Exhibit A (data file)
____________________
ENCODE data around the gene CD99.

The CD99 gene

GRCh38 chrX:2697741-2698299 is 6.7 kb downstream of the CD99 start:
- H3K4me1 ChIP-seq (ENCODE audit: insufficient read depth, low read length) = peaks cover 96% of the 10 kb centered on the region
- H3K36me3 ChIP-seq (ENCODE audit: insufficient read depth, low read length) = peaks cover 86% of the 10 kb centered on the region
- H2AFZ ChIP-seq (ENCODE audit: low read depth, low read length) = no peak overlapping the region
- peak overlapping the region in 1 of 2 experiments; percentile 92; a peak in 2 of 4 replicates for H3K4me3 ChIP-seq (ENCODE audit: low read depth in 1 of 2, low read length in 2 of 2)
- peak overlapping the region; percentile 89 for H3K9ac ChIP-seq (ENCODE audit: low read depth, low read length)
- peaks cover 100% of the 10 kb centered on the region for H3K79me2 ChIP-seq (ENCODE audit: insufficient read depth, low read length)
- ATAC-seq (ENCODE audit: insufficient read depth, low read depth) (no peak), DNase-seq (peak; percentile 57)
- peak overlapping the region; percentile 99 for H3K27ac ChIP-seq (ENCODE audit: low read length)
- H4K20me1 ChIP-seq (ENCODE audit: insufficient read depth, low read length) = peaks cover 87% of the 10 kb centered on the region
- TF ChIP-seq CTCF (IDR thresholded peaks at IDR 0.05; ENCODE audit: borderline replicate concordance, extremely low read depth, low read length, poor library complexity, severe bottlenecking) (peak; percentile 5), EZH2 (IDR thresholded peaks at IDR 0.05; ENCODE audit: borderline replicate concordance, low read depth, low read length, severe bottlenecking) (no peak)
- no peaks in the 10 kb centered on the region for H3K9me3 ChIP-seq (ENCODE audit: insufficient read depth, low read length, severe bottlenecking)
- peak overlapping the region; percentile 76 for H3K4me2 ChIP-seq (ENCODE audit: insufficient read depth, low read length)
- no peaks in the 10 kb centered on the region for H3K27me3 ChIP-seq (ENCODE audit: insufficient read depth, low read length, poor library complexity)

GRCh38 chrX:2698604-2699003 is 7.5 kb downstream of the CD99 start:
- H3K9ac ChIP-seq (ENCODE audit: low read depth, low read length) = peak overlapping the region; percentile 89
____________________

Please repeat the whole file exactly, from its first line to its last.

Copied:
ENCODE data around the gene CD99.

The CD99 gene

GRCh38 chrX:2697741-2698299 is 6.7 kb downstream of the CD99 start:
- H3K4me1 ChIP-seq (ENCODE audit: insufficient read depth, low read length) = peaks cover 96% of the 10 kb centered on the region
- H3K36me3 ChIP-seq (ENCODE audit: insufficient read depth, low read length) = peaks cover 86% of the 10 kb centered on the region
- H2AFZ ChIP-seq (ENCODE audit: low read depth, low read length) = no peak overlapping the region
- peak overlapping the region in 1 of 2 experiments; percentile 92; a peak in 2 of 4 replicates for H3K4me3 ChIP-seq (ENCODE audit: low read depth in 1 of 2, low read length in 2 of 2)
- peak overlapping the region; percentile 89 for H3K9ac ChIP-seq (ENCODE audit: low read depth, low read length)
- peaks cover 100% of the 10 kb centered on the region for H3K79me2 ChIP-seq (ENCODE audit: insufficient read depth, low read length)
- ATAC-seq (ENCODE audit: insufficient read depth, low read depth) (no peak), DNase-seq (peak; percentile 57)
- peak overlapping the region; percentile 99 for H3K27ac ChIP-seq (ENCODE audit: low read length)
- H4K20me1 ChIP-seq (ENCODE audit: insufficient read depth, low read length) = peaks cover 87% of the 10 kb centered on the region
- TF ChIP-seq CTCF (IDR thresholded peaks at IDR 0.05; ENCODE audit: borderline replicate concordance, extremely low read depth, low read length, poor library complexity, severe bottlenecking) (peak; percentile 5), EZH2 (IDR thresholded peaks at IDR 0.05; ENCODE audit: borderline replicate concordance, low read depth, low read length, severe bottlenecking) (no peak)
- no peaks in the 10 kb centered on the region for H3K9me3 ChIP-seq (ENCODE audit: insufficient read depth, low read length, severe bottlenecking)
- peak overlapping the region; percentile 76 for H3K4me2 ChIP-seq (ENCODE audit: insufficient read depth, low read length)
- no peaks in the 10 kb centered on the region for H3K27me3 ChIP-seq (ENCODE audit: insufficient read depth, low read length, poor library complexity)

GRCh38 chrX:2698604-2699003 is 7.5 kb downstream of the CD99 start:
- H3K9ac ChIP-seq (ENCODE audit: low read depth, low read length) = peak overlapping the region; percentile 89